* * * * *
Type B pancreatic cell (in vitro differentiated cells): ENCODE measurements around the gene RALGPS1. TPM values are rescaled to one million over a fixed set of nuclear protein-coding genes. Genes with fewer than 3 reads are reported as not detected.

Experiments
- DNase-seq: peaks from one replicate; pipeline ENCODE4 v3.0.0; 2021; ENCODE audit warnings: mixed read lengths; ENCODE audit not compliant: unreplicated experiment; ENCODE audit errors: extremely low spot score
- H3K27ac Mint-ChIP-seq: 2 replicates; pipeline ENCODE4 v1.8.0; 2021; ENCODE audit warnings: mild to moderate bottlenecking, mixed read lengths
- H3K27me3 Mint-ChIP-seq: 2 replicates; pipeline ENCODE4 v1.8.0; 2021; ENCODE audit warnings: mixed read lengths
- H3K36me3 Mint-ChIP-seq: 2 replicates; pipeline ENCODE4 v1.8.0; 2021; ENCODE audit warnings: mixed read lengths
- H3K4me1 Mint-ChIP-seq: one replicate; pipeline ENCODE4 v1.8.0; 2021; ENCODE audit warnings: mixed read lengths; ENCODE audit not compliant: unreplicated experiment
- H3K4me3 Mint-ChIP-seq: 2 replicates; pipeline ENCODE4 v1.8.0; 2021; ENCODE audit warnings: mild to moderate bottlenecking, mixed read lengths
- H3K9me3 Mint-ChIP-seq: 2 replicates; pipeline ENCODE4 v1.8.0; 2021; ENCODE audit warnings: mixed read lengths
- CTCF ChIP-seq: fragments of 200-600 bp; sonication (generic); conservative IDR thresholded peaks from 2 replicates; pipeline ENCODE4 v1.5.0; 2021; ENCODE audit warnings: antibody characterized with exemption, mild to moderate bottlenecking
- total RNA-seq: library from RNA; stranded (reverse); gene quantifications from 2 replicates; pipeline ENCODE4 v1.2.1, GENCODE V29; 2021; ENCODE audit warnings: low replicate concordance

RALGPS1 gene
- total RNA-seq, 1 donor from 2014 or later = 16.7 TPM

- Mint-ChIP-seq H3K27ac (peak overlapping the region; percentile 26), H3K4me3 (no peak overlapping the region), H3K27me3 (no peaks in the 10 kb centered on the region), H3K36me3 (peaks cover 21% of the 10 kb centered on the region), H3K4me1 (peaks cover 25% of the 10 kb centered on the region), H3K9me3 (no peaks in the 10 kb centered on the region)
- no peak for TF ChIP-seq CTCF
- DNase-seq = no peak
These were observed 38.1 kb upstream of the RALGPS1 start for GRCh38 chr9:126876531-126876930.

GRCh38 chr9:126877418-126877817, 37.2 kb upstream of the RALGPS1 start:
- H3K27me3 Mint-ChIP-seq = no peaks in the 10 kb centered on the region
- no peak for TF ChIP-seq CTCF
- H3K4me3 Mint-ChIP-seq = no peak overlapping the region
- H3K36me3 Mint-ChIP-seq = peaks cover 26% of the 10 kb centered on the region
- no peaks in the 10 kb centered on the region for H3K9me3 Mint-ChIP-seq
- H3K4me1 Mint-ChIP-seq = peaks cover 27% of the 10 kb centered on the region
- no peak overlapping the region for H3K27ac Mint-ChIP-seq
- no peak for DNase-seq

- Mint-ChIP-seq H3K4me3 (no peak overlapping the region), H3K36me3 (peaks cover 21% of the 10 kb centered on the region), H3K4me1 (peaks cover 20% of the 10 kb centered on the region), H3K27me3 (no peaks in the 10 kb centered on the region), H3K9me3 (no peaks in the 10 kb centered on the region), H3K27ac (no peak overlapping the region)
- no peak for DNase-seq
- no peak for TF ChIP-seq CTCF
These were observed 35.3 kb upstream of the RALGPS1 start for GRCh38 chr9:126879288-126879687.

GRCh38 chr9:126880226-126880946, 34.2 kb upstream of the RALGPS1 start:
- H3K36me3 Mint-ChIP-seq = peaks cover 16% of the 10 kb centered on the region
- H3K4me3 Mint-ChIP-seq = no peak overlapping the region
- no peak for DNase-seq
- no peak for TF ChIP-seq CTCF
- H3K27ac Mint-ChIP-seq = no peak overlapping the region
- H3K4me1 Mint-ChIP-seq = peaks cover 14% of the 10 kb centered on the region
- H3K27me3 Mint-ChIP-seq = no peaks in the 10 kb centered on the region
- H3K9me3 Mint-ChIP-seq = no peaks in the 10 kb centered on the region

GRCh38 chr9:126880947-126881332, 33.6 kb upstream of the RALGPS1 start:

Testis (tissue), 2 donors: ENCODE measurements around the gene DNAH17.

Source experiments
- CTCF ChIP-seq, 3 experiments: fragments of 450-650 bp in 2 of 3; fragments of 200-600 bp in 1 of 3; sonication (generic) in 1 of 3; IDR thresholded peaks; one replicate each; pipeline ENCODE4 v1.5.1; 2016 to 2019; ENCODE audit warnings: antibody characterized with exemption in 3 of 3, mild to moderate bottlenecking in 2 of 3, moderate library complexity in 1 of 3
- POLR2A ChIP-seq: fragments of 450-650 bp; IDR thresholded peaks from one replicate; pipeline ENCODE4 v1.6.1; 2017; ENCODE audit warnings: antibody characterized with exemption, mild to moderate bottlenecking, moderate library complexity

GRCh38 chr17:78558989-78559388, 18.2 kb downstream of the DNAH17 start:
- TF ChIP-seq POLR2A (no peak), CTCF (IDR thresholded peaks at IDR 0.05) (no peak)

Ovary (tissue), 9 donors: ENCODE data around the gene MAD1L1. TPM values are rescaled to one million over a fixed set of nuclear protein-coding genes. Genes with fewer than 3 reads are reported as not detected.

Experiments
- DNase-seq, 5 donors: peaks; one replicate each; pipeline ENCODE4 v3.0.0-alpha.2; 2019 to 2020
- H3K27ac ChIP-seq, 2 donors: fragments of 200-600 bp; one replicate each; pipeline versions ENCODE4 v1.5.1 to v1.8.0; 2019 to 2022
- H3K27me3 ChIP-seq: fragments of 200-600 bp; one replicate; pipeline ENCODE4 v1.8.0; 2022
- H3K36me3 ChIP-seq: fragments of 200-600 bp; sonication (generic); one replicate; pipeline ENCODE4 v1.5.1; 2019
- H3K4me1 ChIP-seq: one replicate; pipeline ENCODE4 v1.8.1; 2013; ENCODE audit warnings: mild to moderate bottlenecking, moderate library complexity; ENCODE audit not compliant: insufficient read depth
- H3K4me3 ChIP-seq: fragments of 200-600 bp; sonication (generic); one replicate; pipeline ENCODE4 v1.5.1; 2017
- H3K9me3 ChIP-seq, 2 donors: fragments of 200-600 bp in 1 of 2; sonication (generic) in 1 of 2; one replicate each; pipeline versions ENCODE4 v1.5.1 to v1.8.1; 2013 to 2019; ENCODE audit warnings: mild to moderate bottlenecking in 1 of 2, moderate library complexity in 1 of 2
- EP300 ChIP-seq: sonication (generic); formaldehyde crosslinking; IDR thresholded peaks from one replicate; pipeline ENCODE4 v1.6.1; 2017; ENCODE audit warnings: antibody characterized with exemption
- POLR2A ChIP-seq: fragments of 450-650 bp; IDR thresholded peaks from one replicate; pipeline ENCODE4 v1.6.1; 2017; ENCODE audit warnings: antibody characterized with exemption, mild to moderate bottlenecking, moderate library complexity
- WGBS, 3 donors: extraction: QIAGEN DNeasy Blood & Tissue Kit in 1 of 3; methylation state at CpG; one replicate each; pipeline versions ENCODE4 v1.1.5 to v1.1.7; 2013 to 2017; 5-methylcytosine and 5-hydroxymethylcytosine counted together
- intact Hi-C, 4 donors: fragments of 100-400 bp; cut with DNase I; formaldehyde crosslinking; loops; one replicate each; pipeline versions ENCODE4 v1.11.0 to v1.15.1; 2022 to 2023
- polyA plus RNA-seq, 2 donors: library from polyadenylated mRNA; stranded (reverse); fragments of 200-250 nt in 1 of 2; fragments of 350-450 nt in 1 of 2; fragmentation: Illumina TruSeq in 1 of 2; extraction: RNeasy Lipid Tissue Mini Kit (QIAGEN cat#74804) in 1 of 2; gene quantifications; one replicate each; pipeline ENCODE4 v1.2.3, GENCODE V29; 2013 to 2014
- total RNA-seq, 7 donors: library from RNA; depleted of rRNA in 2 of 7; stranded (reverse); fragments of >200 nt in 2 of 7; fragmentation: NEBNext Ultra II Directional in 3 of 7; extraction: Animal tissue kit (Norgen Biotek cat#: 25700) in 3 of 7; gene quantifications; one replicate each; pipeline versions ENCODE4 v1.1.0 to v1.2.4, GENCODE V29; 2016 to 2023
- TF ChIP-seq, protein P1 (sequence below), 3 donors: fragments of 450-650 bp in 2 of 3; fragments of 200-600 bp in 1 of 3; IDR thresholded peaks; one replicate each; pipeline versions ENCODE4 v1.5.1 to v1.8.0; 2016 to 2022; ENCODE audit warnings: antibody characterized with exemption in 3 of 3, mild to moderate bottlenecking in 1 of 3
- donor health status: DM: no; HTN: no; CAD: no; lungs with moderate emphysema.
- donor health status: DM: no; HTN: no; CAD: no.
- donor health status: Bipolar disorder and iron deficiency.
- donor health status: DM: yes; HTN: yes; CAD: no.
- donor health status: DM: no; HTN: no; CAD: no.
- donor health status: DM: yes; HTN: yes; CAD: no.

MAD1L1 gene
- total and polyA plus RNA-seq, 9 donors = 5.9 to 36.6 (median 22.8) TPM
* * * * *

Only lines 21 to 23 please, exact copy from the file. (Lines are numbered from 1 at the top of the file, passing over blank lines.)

- H3K4me3 Mint-ChIP-seq = no peak overlapping the region
- H3K36me3 Mint-ChIP-seq = peaks cover 26% of the 10 kb centered on the region
- no peaks in the 10 kb centered on the region for H3K9me3 Mint-ChIP-seq